By Mike Steffanos
I wrote yesterday that I've come to see the stunning market for starting pitching this offseason as something more than just a temporary phenomenon. I'm just acknowledging reality here; I'm not endorsing giving staggering long-term contracts to pitchers who haven't even really proven themselves. If there is one thing that I could predict with almost total confidence, it will be that one or more of these teams handing out these jaw-dropping contracts will come to regret doing so.
Still, I'm not going to fault a team like the Kansas City Royals for giving 5 years/$55 million to Gil Meche. Standing on the sidelines, it's easy to criticize this deal for a pitcher:
- Who has averaged 160 innings per season over the last four years after coming back from shoulder surgery that cost him most of 2 years.
- Whose 186.2 innings last season represent a career high.
- Whose 4.48 ERA last season is a career best in any season where he pitched 100+ innings.
Meche is one of those guys who can easily put it together and justify this contract, but it could easily go the other way where KC fans will have five long years to regret this signing. Personally, if I'm a Royals fan I'm grateful that they are finally making an effort to be competitive. I understand that they had to overpay drastically to get guys like Gil Meche and Octavio Dotel to come to Kansas City and at least give the team a chance to be able build something similar to what the Tigers accomplished. If I'm a KC fan, I don't care what you think about this deal, although I may be personally gulping over the potential for disaster. Then again, when you have rooted for a team that's been a non-entity for 15 years, disaster is a relative term.
Revenue sharing and the success of MLB.com have caused small market teams to have money to spend, and appears to have finally given them real incentive to try to build a winner. I'm sure the market will fluctuate year to year, but I'd be surprised if we see a real sustained downturn any time soon. Baseball has finally managed to overcome the labor problems that so severely hurt them in the 1990s. Now small market teams need to show their fans they mean business, and that means trying to sign the players -- particularly pitchers -- it takes to field a legit contender. Plain and simple, especially for the perennial cellar dwellers, that entails doing whatever it takes to attract some free agents.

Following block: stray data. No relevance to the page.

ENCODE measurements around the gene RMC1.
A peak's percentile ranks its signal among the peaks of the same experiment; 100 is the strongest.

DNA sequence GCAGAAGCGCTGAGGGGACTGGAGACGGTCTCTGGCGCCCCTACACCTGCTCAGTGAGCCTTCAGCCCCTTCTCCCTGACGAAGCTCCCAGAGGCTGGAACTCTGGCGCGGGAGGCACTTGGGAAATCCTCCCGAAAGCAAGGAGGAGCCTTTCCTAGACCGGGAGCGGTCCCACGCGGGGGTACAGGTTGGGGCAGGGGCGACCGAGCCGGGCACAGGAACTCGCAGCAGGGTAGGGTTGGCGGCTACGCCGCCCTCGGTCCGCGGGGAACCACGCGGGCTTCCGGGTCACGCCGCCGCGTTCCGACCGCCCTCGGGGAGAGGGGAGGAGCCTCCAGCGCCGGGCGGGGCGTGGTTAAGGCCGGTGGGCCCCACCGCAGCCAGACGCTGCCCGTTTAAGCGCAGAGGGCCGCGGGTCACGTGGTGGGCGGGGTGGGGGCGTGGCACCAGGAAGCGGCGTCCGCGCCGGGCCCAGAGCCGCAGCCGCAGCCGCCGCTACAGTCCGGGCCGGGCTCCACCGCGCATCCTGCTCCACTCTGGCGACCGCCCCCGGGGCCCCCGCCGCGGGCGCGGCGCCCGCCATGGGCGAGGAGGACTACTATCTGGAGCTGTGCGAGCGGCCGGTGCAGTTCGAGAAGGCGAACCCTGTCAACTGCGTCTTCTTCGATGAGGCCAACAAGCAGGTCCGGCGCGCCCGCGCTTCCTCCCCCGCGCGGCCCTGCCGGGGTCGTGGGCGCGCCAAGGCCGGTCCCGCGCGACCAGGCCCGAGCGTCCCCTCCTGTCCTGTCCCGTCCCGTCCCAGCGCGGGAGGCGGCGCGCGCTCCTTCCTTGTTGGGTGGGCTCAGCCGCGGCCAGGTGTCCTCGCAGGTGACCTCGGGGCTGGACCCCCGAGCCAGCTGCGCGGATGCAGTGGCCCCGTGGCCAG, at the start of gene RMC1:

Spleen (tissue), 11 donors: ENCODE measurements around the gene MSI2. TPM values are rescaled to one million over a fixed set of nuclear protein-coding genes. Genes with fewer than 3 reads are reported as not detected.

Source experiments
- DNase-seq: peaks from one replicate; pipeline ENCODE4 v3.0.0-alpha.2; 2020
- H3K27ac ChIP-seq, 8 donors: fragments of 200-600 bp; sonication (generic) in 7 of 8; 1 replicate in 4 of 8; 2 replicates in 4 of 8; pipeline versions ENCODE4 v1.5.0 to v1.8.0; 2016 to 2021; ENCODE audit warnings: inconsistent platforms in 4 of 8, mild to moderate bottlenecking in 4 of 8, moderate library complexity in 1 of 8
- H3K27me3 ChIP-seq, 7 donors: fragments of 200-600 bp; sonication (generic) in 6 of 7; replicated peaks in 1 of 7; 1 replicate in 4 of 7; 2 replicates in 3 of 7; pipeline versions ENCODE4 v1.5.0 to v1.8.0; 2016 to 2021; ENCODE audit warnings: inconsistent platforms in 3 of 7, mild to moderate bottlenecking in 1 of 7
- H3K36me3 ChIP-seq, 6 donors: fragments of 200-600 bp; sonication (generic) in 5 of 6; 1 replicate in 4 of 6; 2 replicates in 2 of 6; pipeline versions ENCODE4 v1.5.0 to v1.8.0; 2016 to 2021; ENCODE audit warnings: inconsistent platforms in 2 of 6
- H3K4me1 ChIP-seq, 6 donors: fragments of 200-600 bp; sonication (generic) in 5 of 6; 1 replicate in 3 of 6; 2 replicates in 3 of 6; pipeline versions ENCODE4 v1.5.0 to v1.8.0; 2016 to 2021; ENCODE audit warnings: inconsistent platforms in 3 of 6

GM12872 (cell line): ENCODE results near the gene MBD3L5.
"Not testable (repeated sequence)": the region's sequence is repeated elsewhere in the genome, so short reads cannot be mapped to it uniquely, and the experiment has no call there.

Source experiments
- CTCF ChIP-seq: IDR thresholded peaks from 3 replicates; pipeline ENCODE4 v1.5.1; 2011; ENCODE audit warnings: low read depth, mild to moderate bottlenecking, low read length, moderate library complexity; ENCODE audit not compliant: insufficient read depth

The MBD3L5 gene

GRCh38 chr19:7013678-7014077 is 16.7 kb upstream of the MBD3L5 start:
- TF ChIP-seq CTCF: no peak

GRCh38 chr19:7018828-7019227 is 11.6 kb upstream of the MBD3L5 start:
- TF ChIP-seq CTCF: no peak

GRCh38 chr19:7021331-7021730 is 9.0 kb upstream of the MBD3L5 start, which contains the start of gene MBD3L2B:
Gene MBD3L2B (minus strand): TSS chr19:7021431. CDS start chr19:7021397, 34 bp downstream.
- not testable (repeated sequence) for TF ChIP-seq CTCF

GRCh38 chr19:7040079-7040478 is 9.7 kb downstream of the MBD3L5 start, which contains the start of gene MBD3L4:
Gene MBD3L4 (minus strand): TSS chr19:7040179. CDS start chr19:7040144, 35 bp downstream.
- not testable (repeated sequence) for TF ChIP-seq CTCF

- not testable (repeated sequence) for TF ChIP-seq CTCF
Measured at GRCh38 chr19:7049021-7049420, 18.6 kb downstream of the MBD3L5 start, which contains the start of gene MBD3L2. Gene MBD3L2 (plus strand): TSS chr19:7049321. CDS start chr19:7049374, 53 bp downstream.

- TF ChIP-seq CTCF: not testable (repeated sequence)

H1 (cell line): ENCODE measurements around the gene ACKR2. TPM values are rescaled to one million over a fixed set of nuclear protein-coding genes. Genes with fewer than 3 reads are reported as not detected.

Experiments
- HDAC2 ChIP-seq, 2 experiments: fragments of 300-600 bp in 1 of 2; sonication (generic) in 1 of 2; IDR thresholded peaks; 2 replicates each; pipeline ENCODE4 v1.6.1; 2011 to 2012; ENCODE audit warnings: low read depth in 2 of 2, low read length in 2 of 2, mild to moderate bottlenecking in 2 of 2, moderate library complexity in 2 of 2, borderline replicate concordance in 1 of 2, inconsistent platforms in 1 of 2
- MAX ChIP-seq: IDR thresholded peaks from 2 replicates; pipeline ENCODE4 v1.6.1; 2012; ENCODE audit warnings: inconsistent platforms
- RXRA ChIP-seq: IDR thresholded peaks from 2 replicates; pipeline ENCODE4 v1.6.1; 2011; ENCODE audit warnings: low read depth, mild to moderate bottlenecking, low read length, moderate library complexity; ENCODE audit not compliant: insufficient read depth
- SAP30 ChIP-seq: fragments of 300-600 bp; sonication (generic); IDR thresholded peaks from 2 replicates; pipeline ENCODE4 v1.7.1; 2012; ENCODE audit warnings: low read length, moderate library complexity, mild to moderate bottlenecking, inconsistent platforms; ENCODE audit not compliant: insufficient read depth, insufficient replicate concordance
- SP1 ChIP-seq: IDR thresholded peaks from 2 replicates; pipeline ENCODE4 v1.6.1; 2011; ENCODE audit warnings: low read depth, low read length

When small market teams are able to sign some of their quality players long term and chase after some of the shrinking number of available free agents, you have a classic supply and demand situation. If some of these signings like Meche go horribly wrong quickly it could certainly have a dampening effect on the market, but as long as there is money to spend, teams that hope to have credibility with their fan base will still spend it. I'm not defending these signings, just understanding them.
To me the most obvious solution to this current market is to stay out of it as much as possible, and that entails continuing to improve the player development system. Produce more young talent, and spend your money wisely on the players who can make a difference. In a market where the contract that seemed horrible two years ago becomes this year's bargain, that's the only sensible approach.
Some quick observations:
The Mets not allowing Jose to play winter ball is a no-brainer that hardly merits comment here. It's only the paucity of Mets news that made this the story of the day. Reyes doesn't need to play winter ball for development purposes, so it's just too big of a risk.
Mazzilli on SNY
Former Met heartthrob Lee Mazzilli will be working as an in-studio analyst for SNY next season. I guess he couldn't get a coaching job. While I'm happy for Mazzilli, I also have to admit that after all of these years he feels as much like a Yankee as a Met to me.
Oliver Signs with the Angels
Glad to see that Darren Oliver leveraged his comeback season with the Mets into a good deal to play a lot closer to home.